Thursday, 27 October 2011

Journalists in Muscat

My loyal and valued readers.

I have been perusing those bastions of the free-press "The Week" and "Y!" magazine over the past fortnight, and while the sensational scoops contained within are of incontrovertible benefit to this ginormous conurbation, I wanted to particularly laud the indubitably staggering thesaurus skills of our sub-continental newshounds. 

That is why, without further ado, I am naming Saturday, 29th of October "International Write Like An Indian Journalist Day".

So let's waylay our readers with a plethora of Webster-sourced vocabulary. Who knows, maybe we will uncover a glut of penmen to further add to the existing hoard of wordsmiths downtown.


Tuesday, 18 October 2011

Oman Space Program Part 3

Since its inception two years ago, the Omani Space Program has suffered numerous setbacks. The early demise of Baisa Bus One and a training accident in Al Khoudh which literally brought the program to its knees, has resulted in very damaging press for section head Nasser Bin Tumoon and chief engineer George Alexander Gupta ('from Kerala, sir') and ultimately for the Omani Space Program on the whole.

Numerous investment prospects from both the public and private sector have all but dried up in the wake of the incidents from last year, but a glimmer of funding hope has emerged, with a new joint venture.
The Oman Space Program has teamed up local businessman Ahmed Al Shady to give entrepreneurs a chance to hedge their investment bets: by furnishing them a chance to buy their very own planet.

Oman Solar Systems is now open for business, selling a whole range of intergalactic property investment opportunities including small asteroids, m-class planets, stars and, for the more affluent, entire galaxies. 
With the money gleaned from planetary sales, the company will then provide transport using exploration ships, piloted by space-cadets from the beleaguered Omani program. 

The main investments for sale, however, are plans for a new five-thousand apartment and villa complex with eight golf-courses, twenty-two hotels and ninety restaurants called Blue Planet.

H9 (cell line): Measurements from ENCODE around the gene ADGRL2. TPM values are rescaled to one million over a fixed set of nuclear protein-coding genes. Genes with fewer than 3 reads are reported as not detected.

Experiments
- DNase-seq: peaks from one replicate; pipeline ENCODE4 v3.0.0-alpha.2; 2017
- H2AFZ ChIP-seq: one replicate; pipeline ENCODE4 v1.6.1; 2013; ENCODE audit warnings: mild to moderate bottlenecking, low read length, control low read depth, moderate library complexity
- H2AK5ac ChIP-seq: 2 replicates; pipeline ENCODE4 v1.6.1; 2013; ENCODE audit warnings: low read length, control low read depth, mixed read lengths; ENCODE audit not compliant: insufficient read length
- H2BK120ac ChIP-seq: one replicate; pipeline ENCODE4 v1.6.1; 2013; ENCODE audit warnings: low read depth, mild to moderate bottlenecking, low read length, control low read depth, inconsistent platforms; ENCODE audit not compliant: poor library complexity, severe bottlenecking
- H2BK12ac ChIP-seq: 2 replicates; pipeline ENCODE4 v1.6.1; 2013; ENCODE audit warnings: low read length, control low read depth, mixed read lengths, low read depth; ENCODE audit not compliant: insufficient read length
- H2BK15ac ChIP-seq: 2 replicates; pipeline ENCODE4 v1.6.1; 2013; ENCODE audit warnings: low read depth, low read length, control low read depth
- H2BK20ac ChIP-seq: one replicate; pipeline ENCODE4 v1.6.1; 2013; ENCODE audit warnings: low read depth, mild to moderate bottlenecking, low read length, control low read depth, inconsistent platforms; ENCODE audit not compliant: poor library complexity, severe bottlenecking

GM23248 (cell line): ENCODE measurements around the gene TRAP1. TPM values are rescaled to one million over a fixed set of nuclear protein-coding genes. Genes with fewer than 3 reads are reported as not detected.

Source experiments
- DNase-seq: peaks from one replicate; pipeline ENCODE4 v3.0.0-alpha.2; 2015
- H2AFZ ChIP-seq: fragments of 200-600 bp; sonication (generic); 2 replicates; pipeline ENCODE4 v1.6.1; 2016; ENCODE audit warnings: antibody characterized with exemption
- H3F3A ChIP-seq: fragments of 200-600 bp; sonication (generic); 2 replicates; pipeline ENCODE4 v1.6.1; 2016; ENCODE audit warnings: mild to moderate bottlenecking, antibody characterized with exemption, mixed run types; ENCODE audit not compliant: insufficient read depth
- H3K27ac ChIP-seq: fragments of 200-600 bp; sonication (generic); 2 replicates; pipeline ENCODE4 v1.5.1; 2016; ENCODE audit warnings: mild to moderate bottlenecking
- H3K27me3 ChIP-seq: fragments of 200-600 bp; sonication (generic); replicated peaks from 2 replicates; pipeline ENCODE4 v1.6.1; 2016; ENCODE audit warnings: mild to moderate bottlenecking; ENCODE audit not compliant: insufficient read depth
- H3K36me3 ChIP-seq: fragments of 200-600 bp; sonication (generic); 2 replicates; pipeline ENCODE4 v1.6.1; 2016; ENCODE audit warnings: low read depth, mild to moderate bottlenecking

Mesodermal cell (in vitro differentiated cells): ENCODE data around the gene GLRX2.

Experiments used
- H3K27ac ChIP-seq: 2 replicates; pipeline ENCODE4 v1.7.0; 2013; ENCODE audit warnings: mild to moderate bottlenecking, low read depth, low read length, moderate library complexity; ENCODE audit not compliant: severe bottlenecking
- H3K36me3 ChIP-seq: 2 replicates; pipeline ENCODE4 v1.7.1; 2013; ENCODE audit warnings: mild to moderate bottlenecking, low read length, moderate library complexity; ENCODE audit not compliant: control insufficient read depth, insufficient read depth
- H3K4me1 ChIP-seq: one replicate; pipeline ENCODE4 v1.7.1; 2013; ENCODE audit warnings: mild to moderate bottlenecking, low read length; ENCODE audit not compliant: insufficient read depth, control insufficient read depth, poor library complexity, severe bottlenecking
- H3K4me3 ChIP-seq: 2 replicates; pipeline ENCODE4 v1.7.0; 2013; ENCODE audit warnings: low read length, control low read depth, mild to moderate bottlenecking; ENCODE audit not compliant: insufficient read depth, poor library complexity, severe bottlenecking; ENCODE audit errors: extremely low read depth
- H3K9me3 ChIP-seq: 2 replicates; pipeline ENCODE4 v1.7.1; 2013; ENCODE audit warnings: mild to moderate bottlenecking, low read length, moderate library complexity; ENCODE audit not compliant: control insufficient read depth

They tell me that it is going to be like nothing the universe has ever seen, so you had  better get your checkbooks out now!

Monday, 17 October 2011

What The Cluck?

(Edited with thanks to a creative comment! - JD) 

Tuesday, 11 October 2011

Living On The Edge At Qurum City Centre

I stopped into the ever entertaining Qurum City Centre for a burger a while back, and while I was there, a few families were getting together in the food court for what appeared to be a children's party of some sort. 

When I took the following photo, I noticed that I held no surprise or dismay at all - just a resignation that stuff like this always seems to happen in Oman: and that, my friends, is nothing short of just sad. 

Someone in that building decided that it was ok to send two workers onto a glass roof to sweep it down. And while you may tell me that they were safe to walk on the concrete plinths, the second photo shows that they were not even attempting to do that. 

A slip or a fall could cause untold injuries to the workers and the patrons below, as even reinforced glass can fail. Doing this type of stuff during the day is simply inexcusable. The whole process could be done at night while cordoning off the zone below. 
I would expect this type of safety attitude from a construction company in Al Hail, but a centre charging thousands of rials a day in rent and inviting the general public to come inside? That's just inexcusable! Is there a safety manager in the building? If not, why not?

By the way....where are their safety harnesses and helmets? Are workers at City Centre supplied with them? As I said before, if the glass does happen to fail, the fall from there would be fatal.

Thursday, 6 October 2011

I Don't Know About This....

Undercover Dragon has recently blogged about the new transparent selection of students who will be able to go abroad for scholarships. 
It set me thinking about whether or not this is a good idea and what, if any, are the motivations of doing it. 

Is there a certain element of a pending 'I told you so' from the movers and shakers at Diwan level? There is no doubt that His Majesty is exceptionally wise in these affairs. 
Have a ponder on this...

If you take the general opinion of the quality of Omani middle and high-school students and you run it in tandem with Linoleum Surfer's article about Omani youth that he wrote a few weeks ago, there is a window into the potential downside to sending 'unconnected' kids overseas. 

My preference is to maintain the status quo and send the wastafarians to university and here is why. 
The privileged kids in Oman have always been that way, have always had the best of education and are used to being in an environment where you have to work. There is no way that an English, Australian or German college is going to accept low levels of work and by default these kids have grown up in an international culture where they learn about the financial merits of hard work.

On the other hand, Ahmed Al Mawalah has grown up in a school system that has shown him that it doesn't matter if he passes or fails, and average is fine anyway. 
It is too late for Ahmed, as he's already been hard-wired since the age of five to not give a toss about school.